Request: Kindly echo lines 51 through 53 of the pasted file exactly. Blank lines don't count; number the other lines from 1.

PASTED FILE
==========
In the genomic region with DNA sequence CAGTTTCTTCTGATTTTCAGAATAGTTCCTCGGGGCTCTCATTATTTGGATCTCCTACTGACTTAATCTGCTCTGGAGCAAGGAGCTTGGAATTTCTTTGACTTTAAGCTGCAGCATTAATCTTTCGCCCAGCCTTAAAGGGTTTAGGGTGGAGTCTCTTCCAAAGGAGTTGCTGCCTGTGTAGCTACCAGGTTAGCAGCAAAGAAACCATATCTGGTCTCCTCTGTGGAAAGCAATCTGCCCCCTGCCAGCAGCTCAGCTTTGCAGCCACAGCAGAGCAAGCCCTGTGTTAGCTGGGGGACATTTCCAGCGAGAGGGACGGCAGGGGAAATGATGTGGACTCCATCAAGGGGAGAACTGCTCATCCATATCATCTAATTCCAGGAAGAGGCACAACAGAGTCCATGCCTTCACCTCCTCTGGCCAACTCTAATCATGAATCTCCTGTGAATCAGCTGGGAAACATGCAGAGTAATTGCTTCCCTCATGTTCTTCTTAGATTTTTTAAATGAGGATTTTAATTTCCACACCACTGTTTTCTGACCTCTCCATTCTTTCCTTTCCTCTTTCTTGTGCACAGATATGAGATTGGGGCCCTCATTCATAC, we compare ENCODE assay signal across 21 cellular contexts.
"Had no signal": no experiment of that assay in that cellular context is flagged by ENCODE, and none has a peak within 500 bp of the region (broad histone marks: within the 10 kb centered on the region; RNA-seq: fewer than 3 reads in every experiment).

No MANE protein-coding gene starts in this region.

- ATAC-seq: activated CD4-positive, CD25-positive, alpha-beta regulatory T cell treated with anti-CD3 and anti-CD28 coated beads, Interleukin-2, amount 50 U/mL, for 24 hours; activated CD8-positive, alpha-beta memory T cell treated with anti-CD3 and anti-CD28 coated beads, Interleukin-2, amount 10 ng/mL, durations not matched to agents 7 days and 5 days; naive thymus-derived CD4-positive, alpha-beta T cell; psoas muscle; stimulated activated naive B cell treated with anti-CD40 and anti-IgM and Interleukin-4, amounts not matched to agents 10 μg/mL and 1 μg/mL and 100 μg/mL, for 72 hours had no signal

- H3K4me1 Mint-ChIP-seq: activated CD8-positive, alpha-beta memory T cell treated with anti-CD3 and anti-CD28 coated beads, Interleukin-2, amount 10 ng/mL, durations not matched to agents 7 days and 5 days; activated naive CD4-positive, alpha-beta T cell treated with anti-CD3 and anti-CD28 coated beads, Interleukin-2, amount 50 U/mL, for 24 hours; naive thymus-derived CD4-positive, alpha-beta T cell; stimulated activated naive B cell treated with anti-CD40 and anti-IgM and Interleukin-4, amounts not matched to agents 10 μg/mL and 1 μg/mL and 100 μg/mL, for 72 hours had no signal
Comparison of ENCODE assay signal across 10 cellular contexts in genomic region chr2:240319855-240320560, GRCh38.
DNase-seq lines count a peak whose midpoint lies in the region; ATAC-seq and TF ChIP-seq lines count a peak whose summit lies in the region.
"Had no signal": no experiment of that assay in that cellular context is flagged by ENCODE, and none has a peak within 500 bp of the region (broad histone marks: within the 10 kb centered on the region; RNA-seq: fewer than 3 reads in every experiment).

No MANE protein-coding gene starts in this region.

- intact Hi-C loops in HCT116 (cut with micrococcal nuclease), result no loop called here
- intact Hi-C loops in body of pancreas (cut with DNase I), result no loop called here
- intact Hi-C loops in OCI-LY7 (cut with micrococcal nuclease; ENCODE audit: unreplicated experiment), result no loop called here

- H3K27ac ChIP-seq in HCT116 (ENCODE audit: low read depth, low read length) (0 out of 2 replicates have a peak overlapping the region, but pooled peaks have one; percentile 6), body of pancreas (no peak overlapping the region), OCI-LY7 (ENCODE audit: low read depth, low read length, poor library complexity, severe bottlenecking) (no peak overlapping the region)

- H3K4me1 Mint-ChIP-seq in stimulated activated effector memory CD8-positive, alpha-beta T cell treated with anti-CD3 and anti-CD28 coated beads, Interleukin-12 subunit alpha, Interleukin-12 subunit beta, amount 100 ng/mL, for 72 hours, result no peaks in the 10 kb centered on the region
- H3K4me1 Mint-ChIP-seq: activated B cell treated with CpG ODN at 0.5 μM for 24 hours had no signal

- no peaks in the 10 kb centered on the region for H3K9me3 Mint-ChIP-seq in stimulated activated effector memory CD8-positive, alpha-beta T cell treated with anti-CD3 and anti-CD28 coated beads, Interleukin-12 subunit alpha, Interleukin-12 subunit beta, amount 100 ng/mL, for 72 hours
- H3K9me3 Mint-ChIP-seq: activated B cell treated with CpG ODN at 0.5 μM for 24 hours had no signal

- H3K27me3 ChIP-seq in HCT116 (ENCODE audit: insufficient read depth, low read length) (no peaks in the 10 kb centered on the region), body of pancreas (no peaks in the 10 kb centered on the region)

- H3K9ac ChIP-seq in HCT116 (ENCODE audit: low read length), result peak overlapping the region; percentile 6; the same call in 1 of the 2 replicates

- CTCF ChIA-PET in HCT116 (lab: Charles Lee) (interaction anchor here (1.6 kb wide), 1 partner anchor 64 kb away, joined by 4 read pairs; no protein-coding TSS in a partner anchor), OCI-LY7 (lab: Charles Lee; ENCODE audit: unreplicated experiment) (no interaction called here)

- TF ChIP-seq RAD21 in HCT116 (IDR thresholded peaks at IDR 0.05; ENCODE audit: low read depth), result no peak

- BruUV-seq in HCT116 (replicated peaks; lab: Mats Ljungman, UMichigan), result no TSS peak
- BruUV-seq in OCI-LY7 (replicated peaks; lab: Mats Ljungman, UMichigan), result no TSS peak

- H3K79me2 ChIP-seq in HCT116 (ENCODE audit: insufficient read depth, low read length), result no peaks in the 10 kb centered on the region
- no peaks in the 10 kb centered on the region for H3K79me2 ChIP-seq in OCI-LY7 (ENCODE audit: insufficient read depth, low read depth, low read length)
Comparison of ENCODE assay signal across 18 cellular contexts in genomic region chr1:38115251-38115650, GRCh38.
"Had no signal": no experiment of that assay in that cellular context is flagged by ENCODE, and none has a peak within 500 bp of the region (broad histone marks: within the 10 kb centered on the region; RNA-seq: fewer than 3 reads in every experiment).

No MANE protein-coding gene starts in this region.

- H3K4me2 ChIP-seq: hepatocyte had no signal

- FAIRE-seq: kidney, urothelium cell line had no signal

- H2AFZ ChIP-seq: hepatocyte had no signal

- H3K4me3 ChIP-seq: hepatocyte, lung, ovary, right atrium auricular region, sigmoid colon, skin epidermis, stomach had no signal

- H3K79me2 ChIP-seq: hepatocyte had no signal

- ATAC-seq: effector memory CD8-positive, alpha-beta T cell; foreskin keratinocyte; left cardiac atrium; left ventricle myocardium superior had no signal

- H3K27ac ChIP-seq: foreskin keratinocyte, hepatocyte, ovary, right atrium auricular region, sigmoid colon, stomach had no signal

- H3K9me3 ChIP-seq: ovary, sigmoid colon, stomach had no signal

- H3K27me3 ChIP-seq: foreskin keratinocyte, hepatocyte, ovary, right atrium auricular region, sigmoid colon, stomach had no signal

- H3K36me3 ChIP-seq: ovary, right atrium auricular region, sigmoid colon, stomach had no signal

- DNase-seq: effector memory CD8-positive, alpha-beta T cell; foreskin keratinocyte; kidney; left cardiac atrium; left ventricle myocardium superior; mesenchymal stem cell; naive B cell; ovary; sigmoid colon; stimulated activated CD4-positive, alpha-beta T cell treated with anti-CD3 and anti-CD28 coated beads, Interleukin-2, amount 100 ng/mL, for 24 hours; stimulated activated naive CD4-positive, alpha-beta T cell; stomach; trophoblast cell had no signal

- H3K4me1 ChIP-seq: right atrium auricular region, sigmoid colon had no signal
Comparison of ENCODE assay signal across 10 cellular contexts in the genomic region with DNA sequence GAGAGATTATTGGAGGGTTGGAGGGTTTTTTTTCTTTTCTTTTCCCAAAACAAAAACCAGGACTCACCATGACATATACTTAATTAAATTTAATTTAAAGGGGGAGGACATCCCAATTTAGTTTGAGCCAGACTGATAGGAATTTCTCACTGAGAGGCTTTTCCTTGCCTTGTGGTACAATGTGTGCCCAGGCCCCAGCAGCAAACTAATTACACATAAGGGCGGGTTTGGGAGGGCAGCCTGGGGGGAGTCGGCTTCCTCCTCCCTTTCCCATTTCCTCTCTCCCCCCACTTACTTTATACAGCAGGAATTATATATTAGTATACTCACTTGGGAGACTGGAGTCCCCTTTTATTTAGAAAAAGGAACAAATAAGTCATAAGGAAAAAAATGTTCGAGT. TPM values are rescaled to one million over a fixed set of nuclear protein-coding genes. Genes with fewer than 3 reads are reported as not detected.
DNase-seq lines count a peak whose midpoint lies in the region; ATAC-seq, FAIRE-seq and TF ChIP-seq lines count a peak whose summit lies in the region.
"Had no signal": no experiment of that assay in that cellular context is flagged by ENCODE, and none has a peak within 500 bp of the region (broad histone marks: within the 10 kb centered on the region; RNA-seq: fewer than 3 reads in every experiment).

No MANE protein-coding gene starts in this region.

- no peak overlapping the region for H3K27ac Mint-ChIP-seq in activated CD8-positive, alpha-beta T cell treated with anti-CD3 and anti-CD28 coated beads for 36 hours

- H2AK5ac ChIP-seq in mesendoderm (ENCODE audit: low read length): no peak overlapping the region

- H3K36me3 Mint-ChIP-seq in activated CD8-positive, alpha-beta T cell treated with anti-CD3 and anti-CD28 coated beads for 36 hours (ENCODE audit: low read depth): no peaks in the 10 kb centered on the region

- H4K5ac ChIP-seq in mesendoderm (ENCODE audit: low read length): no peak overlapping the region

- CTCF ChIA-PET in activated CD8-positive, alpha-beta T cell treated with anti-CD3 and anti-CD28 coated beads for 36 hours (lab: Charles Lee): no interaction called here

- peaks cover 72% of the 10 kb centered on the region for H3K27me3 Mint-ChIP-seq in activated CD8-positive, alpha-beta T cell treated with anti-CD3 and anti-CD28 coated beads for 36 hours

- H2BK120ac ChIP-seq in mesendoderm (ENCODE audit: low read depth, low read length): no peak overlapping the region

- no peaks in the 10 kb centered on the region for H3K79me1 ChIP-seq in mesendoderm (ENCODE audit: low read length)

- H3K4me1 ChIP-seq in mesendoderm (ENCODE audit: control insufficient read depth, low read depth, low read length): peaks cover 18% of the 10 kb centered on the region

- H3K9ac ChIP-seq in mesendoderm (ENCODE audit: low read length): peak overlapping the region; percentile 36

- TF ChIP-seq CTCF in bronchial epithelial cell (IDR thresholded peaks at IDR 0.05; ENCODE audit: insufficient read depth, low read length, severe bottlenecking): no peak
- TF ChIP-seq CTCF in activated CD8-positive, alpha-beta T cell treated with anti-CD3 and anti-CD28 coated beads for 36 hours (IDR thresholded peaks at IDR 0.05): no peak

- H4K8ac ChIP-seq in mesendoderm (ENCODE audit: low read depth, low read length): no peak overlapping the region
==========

- H2BK120ac ChIP-seq in mesendoderm (ENCODE audit: low read depth, low read length): no peak overlapping the region

- no peaks in the 10 kb centered on the region for H3K79me1 ChIP-seq in mesendoderm (ENCODE audit: low read length)

- H3K4me1 ChIP-seq in mesendoderm (ENCODE audit: control insufficient read depth, low read depth, low read length): peaks cover 18% of the 10 kb centered on the region